At age 13, this young boy should be more interested in social relationships that you've indicated he is. Perhaps he's not into girls yet enough to want to give up his plans, but then I'd definitely make his knight training a tight-knit cohort of young men, because that's the stage of psychosocial development he's in. If in your story world you've normed 13-year-olds being betrothed, then he should react in the typical fashion. But for someone so driven to be a knight, he might definitely be irritated. In his push to fit in to a group of people. he might have defaulted to the knight trainees as his "peeps." But I just didn't get a sense of why he's so motivated to be a knight. Most young boys just want to play and goof around. Yes, he'd be trying to figure out who he is and what he wants to do. He'd want to establish his role as a knight, and participate in all the activities knights-in-training do. He might even see the princess as some sort of project to channel his abilities into (like he's trying to salvage her from being so headstrong but learns something from her in the process...that there's life to live out there). I'd welcome additional question if you'd lile to dialogue about this. Good luck!


GOT QUESTIONS?

I might have answers. Fill out the form below, using monikers like Sleepless in Seattle, and I'll answer them in future Dear Jeannie columns.

Friday, June 20, 2014

Dear Jeannie: Sensory and Sleep Deprivation

Dear Jeannie,

Genesis was the first of a powerful race, who came to be viewed as gods by the other race indigenous to that part of the world. Most of this powerful race came up with a plan that would have harmed this less powerful race and Genesis was forced to destroy his own people to prevent that. However, his actions were misunderstood. The people he had protected viewed him as having betrayed the rest of the 'gods,' coming to view him as a somewhat Satan-like figure, and sealed him away with magic. This place he was trapped in kept him in complete sensory deprivation (to the point where he couldn't even feel the breaths he took) and in a state somewhere between consciousness and unconsciousness for over a thousand years before he was finally released by mistake. Keeping in mind that he is of a more durable race than humans, what sort of mental effects would be likely to result from such a long period of sensory deprivation and then suddenly being returned to the regular world with all its senses? What would be a believable reaction to being subjected to this by the very people he gave up his own species to save? Not to mention being villainized by them?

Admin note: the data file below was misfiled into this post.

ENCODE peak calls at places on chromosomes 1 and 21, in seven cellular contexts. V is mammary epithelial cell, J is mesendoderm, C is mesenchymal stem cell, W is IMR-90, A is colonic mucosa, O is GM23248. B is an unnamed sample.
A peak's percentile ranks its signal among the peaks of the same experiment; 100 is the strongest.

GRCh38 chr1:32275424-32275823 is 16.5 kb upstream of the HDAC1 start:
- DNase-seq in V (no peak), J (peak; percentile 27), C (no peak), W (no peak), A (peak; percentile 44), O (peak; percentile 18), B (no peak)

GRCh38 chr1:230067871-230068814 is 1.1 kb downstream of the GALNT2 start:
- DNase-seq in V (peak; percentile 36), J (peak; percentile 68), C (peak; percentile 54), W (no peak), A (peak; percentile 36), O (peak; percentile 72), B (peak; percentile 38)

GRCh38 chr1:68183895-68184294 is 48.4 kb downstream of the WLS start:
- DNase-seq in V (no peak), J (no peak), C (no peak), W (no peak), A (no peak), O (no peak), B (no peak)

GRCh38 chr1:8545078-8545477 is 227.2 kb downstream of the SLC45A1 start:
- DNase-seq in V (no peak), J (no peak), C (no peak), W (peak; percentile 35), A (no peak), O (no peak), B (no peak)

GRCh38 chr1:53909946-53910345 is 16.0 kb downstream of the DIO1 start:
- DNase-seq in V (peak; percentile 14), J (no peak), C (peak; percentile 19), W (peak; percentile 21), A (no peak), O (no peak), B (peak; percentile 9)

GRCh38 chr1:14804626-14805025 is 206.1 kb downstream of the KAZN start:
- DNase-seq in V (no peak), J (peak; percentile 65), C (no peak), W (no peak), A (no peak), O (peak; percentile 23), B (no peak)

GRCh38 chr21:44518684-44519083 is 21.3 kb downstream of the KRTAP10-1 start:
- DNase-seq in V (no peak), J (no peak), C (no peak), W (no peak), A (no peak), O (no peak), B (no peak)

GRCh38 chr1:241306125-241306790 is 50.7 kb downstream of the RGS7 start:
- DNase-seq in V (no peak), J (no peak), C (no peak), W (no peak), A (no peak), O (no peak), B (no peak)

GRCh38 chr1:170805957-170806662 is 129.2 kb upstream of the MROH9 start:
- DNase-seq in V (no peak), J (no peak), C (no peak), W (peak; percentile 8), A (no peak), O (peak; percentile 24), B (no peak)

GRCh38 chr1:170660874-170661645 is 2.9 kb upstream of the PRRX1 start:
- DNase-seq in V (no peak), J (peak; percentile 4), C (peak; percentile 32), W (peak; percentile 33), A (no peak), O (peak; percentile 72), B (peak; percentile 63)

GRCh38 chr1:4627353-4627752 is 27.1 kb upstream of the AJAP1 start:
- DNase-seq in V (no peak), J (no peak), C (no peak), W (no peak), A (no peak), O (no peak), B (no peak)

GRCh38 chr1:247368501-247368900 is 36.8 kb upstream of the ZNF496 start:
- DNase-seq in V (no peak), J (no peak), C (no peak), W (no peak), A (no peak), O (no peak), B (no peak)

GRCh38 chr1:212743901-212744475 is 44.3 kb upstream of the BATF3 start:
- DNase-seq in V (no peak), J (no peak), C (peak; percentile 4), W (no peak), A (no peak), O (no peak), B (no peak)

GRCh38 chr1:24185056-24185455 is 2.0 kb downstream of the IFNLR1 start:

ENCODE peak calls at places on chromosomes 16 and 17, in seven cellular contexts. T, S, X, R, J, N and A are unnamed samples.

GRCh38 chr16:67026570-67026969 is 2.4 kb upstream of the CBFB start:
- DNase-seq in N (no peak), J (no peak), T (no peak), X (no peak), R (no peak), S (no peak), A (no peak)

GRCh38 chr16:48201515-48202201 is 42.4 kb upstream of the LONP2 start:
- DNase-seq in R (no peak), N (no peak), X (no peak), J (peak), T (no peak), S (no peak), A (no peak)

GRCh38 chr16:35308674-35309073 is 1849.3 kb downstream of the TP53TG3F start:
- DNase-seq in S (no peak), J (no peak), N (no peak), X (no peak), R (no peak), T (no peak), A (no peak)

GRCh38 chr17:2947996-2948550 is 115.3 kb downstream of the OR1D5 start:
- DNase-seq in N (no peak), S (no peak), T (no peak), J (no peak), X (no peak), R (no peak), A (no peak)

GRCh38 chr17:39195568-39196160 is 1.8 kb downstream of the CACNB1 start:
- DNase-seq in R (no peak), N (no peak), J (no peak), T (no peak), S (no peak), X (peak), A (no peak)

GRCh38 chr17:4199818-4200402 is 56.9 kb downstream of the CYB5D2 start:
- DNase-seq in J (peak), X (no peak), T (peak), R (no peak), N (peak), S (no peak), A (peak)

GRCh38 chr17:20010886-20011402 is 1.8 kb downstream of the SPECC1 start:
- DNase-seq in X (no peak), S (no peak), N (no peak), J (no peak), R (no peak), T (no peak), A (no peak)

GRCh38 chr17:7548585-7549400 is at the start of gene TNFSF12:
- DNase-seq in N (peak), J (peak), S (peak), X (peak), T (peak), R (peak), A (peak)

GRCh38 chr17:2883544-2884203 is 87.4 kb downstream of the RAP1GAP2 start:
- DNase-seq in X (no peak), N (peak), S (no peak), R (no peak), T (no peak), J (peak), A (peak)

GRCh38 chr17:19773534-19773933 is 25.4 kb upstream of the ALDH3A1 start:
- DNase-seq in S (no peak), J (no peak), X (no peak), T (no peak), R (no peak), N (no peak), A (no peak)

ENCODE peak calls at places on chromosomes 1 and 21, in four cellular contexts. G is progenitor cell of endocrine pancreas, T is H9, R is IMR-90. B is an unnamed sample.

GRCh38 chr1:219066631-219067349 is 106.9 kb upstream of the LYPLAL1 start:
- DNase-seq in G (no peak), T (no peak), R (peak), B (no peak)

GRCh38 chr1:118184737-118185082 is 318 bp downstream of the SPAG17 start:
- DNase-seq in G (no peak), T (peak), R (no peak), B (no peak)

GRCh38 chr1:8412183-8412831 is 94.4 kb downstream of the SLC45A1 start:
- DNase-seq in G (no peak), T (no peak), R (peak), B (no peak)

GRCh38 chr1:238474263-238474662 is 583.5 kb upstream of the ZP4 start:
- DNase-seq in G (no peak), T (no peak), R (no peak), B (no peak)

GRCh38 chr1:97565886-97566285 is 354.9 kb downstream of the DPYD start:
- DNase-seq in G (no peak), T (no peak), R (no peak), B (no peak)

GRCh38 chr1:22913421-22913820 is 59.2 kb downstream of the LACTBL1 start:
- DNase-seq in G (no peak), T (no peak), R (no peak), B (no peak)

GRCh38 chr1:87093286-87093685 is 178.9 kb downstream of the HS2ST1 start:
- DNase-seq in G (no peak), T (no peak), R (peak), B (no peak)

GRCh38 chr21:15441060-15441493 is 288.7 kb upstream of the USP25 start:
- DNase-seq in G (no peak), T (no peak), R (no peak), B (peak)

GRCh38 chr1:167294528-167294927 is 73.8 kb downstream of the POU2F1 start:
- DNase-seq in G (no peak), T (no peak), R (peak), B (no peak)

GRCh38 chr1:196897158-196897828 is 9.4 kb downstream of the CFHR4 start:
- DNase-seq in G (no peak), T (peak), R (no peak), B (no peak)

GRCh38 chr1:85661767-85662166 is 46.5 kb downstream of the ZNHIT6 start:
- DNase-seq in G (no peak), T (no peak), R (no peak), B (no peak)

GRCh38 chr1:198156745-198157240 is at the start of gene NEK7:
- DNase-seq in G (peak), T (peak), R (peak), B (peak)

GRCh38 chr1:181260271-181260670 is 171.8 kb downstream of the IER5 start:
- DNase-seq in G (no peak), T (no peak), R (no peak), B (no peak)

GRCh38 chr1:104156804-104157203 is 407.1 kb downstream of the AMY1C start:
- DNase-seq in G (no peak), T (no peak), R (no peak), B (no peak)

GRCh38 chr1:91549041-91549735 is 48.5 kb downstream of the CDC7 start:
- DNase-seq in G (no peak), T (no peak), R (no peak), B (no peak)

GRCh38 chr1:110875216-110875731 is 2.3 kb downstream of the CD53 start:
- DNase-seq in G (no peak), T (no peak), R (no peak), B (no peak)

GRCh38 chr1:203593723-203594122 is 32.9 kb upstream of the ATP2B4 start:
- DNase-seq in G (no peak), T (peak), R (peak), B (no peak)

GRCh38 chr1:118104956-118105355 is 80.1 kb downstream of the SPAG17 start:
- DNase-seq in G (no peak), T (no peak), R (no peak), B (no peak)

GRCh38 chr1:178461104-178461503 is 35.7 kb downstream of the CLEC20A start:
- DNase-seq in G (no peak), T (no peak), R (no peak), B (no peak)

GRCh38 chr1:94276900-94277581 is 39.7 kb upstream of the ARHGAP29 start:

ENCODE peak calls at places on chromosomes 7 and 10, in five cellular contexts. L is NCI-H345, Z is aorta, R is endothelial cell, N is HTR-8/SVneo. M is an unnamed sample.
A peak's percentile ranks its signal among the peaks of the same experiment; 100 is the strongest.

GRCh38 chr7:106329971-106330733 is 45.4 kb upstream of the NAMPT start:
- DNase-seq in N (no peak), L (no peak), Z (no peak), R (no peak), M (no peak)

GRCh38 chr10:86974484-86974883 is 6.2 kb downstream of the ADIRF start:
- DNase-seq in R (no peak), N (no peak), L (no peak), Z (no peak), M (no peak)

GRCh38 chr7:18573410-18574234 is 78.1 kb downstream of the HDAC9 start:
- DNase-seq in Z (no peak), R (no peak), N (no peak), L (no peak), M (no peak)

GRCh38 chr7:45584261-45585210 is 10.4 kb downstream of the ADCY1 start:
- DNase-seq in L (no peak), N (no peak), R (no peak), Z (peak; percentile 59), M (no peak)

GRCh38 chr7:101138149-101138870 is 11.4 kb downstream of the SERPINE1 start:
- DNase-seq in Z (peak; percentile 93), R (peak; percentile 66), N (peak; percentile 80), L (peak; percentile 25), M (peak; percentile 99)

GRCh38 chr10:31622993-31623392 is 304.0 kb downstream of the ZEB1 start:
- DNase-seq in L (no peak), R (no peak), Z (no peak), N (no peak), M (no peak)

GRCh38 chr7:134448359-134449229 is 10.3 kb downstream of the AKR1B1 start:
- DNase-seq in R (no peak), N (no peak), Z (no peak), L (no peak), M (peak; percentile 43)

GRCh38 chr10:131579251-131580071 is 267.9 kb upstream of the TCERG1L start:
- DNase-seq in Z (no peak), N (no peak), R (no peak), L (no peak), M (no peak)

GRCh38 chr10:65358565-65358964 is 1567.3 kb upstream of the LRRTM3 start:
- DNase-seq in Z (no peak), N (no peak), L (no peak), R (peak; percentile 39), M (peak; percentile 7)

Thank you so much for your time,
Sadistic in the Sandias


Dear Sadistic,

It sounds like you might have Genesis in an isolation tank of some sort for over 1000 years. Sensory deprivation is a common form of torture, and it has different effects for different folks, much less a more "durable human." For normal folk, sensory deprivation is actually relaxing and therapeutic, almost like meditation. But extended deprivation can result in hallucinations, anxiety, bizarre thoughts/delusions, and depression. Perhaps Genesis could withstand some of these negatives longer than an average human, but would still have aspects of these symptoms after, say, 100 years. Psychologist Donald Hebb conducted experiments in the 50s and 60s which were recreated in 2008 in the documentary "Total Isolation." You can watch the almost 50 min show in its entirety here, which may give you additional ideas. I'd Google Hebb, as well. Good luck!


Dear Jeannie,

Kat spends her nights in the Dream World, a world where missing parents are brought together with their children. Kat's been visiting her father, a soldier, for almost four years now. However, the Dream World only exists in dozing. It feels like sleep, but leaves Kat feeling as if she only dozed through the night. Apart from difficulty concentrating and crankiness, how would this affect Kat after four years? What would sleep deprivation do to her, if anything? Also, at the end of my novel, she realizes her subconscious made up the Dream World to help her cope with the loss of her father. Is it plausible for her to invent such a complex world?